HARMONY Gold has begun a process that may lead to the retrenchment of about 6 000 workers at its Kusasalethu mine as unions and the Commission for Conciliation, Mediation and Arbitration (CCMA) engage the company to try and avert the job losses.
Talks involving the CCMA, Harmony, the National Union of Mineworkers (NUM), Uasa, Solidarity and the Association of Mineworkers and Construction Union began on Friday and will continue on January 29.
The company has begun a consultative process in line with section 189 of the Labour Relations Act, which relates to discussions to either prevent or continue with retrenchments.
It said it had 5 200 workers at the mine, excluding contractors.
“The mood is that workers want to go back to their duties. They have been told to come back when they are told to do so,” NUM spokesman Lesiba Seshoka said yesterday.
Harmony said a parallel consultation process was under way between itself and union representatives to find a lasting solution to achieve normal production levels at Kusasalethu and normalise the conditions at the mine.
“The focus of these discussions is specifically on again achieving security and safety of employees at the mine, and compliance with standards, codes and procedures that will ensure a safe, sustainable and profitable Kusasalethu,” the Harmony statement read.
Harmony said the mine, which has more than 7 million ounces of reserves equating to about 25 years of life, would stay closed “until an agreement has been reached and all the conditions of re-opening have been agreed upon and committed to by all the unions and other stakeholders involved”.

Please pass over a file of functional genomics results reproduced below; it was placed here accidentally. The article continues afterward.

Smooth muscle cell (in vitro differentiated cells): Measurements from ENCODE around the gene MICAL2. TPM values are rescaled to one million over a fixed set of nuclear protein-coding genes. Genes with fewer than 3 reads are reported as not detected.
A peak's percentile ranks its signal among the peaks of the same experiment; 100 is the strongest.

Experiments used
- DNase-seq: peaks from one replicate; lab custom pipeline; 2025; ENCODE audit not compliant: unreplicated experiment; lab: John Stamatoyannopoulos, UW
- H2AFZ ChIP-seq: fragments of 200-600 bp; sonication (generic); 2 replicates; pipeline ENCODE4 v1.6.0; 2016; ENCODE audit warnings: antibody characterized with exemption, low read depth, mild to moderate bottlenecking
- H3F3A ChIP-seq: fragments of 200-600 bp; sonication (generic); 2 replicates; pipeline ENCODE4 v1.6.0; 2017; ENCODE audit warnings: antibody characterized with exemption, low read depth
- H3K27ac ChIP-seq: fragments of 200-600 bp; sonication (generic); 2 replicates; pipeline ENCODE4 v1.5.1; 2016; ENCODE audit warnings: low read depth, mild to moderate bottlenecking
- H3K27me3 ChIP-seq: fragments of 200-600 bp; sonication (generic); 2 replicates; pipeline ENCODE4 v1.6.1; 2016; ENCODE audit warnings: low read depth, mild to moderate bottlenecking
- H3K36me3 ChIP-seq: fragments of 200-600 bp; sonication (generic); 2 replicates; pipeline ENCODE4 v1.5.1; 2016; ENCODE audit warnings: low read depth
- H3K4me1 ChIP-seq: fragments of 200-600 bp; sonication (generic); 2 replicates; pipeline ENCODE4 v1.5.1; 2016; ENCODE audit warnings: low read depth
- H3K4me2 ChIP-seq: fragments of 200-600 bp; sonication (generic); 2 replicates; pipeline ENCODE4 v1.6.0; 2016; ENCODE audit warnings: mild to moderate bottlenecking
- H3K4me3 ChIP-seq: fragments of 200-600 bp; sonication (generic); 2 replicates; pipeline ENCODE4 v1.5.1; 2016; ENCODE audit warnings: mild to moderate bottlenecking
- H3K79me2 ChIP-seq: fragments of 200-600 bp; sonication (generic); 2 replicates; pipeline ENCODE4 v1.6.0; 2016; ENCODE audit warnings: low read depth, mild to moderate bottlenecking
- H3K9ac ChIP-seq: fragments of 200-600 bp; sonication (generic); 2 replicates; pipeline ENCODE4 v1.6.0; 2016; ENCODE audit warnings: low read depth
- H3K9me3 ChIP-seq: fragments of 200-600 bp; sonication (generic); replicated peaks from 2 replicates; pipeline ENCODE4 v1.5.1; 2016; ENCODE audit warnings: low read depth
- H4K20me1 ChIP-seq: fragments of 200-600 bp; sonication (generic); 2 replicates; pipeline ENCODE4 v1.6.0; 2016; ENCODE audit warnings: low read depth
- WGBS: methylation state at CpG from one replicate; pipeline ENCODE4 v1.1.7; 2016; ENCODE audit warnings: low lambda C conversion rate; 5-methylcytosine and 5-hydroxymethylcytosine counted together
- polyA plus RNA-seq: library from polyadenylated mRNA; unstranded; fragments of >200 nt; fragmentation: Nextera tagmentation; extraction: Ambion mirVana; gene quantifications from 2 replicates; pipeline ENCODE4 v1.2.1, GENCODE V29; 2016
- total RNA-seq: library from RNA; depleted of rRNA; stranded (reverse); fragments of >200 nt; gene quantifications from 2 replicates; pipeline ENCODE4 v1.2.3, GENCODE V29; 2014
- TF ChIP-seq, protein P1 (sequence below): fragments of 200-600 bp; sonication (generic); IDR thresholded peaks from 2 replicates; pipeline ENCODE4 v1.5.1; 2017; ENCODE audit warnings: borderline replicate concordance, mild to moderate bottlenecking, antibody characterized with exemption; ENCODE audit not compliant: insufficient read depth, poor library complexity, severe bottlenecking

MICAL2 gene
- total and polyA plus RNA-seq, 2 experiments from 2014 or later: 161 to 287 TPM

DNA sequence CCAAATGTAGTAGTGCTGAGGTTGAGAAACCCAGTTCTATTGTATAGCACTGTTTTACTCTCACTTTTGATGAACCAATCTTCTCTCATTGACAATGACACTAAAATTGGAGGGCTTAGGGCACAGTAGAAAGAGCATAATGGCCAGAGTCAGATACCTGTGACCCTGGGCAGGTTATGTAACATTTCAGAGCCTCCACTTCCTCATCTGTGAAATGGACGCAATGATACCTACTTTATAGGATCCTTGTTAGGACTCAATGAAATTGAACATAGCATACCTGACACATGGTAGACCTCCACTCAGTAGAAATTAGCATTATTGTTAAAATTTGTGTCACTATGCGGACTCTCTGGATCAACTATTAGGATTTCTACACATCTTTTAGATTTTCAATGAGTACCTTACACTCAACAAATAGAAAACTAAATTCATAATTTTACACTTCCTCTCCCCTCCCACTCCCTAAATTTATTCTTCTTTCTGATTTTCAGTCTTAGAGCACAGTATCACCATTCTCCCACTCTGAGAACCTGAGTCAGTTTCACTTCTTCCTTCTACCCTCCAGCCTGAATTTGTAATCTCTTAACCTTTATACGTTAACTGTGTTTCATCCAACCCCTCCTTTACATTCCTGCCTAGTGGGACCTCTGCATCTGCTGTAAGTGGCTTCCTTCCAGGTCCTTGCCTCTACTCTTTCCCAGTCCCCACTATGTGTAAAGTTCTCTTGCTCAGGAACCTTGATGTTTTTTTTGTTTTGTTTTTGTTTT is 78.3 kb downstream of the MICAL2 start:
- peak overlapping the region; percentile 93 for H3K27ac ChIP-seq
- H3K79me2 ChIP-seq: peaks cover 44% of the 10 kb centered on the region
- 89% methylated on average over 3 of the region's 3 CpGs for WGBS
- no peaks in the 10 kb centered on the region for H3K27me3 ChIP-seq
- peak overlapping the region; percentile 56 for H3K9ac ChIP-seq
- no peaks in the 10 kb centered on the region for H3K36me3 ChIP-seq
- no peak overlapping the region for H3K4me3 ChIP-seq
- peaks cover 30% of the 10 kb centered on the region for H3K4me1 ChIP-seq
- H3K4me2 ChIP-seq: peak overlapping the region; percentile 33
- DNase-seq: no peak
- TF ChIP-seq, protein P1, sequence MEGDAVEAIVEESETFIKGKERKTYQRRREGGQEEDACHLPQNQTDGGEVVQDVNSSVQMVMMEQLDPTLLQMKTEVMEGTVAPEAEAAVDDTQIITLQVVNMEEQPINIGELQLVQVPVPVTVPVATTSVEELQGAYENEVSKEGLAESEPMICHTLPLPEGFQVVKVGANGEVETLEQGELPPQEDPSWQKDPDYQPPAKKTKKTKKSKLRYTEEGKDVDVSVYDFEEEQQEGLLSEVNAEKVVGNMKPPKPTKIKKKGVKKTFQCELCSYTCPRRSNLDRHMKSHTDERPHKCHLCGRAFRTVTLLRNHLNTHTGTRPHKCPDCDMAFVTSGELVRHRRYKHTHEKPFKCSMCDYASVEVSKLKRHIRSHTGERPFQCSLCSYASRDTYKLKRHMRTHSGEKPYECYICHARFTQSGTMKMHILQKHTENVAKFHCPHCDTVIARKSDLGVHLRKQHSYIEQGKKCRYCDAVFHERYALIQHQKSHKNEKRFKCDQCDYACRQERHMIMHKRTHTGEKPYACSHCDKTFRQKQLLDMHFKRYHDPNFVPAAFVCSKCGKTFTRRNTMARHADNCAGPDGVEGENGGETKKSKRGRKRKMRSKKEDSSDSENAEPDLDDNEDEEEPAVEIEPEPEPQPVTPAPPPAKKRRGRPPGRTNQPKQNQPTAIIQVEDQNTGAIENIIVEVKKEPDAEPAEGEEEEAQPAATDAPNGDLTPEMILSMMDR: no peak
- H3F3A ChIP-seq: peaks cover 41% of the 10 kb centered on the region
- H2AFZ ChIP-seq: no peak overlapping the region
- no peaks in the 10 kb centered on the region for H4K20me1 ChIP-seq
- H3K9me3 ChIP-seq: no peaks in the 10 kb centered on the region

As a result of last year’s strike, Harmony previously said it would exclude Kusasalethu production for the balance of the financial year.
Harmony chief executive Graham Briggs wrote to newspapers last week appealing to employees and stakeholders to work together to save the mine.
“We now have 60 days to save the mine. Harmony appeals to all parties to join us in finding a peaceful, workable and sustainable way forward,” he said in the letter.
Following last year’s wave of wildcat strikes within the industry, some of South Africa’s other major mining operations have announced restructuring.
However, the Bench Marks Foundation blamed the industry for an impending assault on workers and communities through mass retrenchments.
“Thus, 2013 is witnessing an onslaught by mining houses to pressurise workers into agreements that only deal with resuming production, but not with the underlying causes that gave rise to the strike wave in 2012,” foundation chairman Bishop Jo Seoka said.
He said Briggs seemed to take delight in what could only be seen as retaliatory action against workers.
Harmony shares rose 0.76 percent to close at R67.45 on the JSE yesterday.